Dr Jonathan Dawson – University of Southampton
Dr Agnieszka Janeczek – University of Southampton
Prof Richard Oreffo – University of Southampton
Nanoclays offer new possibilities for medicine due to their ability to assemble gels, promote cellular ingrowth and bind biological molecules.
We have developed injectable nanoclays gels that set in the body and harness potent growth-factors to induce bone formation with greater precision and safety. Renovos Biologics® was spun out from the university in 2017 to pursue the translation of this technology for bone fusion and other regenerative applications.
Immune cells such as macrophages, play a key role in mediating the colonisation of clay gels by stem cells yet little is known about the interaction of these cells with nanoclays. We have evidence to indicate that the surface properties of nanoclays underlie their bioactivity via protein adsorption and subsequent cell response. This project will test the hypothesis that nanoclays of different size and surface charge will effect early immune cell responses differently which in turn will influence later bone formation. Learning how nanoclay properties effect immune cells will allow us to optimise nanoclay formulations to improve bone repair therapies. These mechanistic questions are also crucial to define the regulatory safety requirements ahead of clinical trials.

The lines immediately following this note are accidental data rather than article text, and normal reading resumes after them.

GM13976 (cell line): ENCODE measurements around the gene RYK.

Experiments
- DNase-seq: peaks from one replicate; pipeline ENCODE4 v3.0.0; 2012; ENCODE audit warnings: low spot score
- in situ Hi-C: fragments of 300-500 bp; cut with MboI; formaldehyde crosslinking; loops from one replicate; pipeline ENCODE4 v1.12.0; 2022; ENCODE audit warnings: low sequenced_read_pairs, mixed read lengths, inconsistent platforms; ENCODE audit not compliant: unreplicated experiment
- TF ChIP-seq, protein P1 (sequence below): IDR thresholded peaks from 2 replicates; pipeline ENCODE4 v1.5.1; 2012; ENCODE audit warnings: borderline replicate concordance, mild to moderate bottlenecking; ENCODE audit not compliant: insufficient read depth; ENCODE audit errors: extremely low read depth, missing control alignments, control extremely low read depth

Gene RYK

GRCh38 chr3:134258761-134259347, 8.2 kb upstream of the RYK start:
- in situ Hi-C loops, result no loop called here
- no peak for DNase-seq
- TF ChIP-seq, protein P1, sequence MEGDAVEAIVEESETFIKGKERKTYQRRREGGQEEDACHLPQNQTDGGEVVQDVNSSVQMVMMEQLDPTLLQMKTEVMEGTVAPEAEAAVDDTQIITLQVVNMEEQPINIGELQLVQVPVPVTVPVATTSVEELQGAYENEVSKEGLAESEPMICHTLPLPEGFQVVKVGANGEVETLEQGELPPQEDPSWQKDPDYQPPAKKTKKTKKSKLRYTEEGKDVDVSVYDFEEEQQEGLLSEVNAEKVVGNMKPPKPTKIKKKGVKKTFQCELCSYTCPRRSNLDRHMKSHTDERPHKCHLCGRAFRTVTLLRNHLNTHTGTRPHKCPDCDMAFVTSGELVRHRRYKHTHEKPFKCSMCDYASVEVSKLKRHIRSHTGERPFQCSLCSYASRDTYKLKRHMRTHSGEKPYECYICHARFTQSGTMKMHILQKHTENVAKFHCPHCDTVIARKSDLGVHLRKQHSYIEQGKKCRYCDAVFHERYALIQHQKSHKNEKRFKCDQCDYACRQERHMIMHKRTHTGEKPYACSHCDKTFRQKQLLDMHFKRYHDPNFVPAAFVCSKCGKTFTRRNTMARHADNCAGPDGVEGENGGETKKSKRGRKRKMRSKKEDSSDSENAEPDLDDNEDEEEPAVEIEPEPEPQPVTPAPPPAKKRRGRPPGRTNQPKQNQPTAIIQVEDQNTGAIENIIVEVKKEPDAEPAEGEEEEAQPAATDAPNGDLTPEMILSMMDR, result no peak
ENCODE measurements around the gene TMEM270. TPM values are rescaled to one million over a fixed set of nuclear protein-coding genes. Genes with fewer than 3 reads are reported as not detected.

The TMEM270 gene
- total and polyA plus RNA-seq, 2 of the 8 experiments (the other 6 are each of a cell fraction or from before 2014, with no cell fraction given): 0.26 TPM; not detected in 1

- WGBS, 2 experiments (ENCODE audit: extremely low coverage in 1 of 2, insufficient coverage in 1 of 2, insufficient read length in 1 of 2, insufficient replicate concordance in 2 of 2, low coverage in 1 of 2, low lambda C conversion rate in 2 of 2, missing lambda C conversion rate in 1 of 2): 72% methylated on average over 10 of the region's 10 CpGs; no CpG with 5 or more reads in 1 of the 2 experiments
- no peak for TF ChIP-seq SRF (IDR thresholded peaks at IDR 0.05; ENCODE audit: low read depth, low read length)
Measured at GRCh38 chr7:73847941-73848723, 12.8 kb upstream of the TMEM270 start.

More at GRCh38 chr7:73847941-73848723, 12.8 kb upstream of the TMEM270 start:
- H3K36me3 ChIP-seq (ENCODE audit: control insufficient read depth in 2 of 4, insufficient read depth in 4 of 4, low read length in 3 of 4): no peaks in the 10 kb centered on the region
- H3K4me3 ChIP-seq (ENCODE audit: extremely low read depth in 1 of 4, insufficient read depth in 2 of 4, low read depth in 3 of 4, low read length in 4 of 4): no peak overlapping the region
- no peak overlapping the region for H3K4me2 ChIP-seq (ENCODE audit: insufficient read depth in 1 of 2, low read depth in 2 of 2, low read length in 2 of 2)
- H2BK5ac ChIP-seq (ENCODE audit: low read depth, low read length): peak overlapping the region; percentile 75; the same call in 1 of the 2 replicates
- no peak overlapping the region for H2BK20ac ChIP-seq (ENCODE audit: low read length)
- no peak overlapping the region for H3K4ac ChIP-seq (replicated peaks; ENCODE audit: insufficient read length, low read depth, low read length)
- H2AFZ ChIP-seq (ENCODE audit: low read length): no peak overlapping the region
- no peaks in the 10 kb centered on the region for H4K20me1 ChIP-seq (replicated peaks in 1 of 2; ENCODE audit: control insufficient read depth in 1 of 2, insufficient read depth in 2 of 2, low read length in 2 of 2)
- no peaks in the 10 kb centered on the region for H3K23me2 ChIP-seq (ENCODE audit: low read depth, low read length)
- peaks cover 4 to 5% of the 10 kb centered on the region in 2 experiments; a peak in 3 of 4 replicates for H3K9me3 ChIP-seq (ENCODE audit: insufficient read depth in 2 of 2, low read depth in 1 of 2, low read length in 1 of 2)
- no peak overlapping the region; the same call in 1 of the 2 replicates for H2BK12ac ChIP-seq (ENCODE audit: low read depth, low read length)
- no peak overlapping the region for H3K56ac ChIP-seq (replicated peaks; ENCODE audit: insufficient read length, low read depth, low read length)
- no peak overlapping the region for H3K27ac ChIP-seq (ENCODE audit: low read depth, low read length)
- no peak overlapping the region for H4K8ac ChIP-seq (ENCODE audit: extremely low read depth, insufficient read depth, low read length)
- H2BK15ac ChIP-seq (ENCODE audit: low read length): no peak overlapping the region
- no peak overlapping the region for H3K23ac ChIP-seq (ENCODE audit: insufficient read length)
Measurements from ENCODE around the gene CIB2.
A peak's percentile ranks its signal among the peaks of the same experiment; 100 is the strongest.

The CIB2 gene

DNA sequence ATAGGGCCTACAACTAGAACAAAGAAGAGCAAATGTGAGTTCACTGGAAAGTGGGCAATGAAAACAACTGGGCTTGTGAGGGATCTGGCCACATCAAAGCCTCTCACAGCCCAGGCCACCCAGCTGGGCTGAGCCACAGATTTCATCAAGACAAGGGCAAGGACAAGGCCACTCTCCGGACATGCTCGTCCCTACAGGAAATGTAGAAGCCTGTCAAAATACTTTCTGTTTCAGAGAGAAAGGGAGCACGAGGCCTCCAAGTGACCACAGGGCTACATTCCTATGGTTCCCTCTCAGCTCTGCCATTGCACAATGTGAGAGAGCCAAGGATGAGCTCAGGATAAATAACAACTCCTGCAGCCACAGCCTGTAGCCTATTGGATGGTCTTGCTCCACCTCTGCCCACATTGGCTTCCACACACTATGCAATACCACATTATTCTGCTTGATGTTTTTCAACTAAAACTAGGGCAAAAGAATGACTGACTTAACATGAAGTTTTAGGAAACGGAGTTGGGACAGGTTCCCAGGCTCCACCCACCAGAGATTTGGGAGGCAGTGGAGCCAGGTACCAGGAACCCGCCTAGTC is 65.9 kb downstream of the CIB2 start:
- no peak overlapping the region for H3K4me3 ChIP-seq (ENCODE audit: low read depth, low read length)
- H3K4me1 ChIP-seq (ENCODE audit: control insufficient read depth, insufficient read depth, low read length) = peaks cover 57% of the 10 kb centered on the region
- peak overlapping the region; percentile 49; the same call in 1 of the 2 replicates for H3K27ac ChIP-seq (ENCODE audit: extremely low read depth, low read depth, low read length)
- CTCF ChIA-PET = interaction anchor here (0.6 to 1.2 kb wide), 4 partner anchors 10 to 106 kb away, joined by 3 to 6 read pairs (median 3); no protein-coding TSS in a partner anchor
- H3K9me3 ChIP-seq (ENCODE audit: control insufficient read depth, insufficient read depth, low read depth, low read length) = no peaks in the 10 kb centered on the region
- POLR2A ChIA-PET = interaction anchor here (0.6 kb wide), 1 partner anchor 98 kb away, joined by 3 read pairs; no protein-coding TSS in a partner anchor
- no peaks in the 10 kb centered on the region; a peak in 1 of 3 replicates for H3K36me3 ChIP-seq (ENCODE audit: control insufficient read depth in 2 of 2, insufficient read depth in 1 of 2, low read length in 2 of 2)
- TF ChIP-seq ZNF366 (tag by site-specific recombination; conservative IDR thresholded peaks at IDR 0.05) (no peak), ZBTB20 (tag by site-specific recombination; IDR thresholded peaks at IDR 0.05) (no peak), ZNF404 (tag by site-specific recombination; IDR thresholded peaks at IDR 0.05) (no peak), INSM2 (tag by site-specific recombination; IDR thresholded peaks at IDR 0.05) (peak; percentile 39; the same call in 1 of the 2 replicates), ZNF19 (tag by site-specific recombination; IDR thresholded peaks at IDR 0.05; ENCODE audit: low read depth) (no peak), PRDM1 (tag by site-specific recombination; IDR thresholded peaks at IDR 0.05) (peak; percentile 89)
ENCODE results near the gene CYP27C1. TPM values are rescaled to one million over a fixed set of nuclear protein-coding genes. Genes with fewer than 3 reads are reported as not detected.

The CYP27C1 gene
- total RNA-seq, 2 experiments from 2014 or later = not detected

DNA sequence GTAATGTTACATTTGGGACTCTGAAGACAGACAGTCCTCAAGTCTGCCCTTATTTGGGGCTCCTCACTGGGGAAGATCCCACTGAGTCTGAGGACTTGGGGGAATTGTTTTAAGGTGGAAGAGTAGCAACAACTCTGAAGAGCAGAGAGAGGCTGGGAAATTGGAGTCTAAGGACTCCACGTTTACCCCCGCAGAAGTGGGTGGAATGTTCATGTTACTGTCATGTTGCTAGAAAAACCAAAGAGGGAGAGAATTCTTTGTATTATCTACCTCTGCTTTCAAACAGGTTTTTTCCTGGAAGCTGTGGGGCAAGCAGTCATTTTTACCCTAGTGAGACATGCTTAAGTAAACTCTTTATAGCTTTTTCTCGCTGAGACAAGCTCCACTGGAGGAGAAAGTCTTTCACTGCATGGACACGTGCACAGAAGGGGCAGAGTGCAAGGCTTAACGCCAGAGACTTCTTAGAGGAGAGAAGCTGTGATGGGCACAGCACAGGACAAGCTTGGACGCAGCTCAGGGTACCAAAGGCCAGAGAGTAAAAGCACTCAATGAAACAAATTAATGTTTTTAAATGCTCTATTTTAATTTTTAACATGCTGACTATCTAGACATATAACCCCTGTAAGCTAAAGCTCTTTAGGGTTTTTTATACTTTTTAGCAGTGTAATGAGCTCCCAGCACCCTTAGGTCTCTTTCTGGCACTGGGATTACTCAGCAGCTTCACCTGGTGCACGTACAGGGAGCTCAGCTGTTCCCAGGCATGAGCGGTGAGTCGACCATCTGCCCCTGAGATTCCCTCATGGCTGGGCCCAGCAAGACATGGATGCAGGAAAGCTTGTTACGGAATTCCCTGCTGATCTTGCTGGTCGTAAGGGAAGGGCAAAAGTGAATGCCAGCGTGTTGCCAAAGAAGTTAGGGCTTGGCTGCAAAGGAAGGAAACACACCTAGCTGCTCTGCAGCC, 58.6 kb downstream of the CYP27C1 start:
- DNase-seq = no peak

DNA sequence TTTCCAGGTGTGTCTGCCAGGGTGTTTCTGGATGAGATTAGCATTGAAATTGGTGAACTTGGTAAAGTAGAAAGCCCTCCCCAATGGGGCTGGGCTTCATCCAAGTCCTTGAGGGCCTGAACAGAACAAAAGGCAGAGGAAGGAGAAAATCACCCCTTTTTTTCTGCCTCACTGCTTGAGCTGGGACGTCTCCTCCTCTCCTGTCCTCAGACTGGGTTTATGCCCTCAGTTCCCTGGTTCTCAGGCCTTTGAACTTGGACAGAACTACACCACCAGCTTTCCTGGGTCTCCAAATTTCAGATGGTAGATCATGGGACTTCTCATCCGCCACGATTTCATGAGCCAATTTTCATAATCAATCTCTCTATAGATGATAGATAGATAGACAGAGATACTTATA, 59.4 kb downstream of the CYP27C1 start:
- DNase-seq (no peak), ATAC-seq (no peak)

In collaboration with Renovos the student will synthesise nanoclay in the Renovos clay lab and develop new formulations designed to explore the intersecting influences of surface area (high, standard, low) and charge (high, standard, low) on surface reactivity and cell response. These will be analysed within the FoM for ectopic bone induction using 3D fluorescence imaging of macrophage recruitment in vivo combined with correlative highresolution microCT analysis of progressive bone formation to allow quantitative longitudinal analysis of this critical interaction. Parallel in vitro and ex vivo (whole blood) studies of cell and protein interactions will provide mechanistic insights into early inflammatory events and establish a predictive ex vivo assay for subsequent refinement of biomaterial chemistry.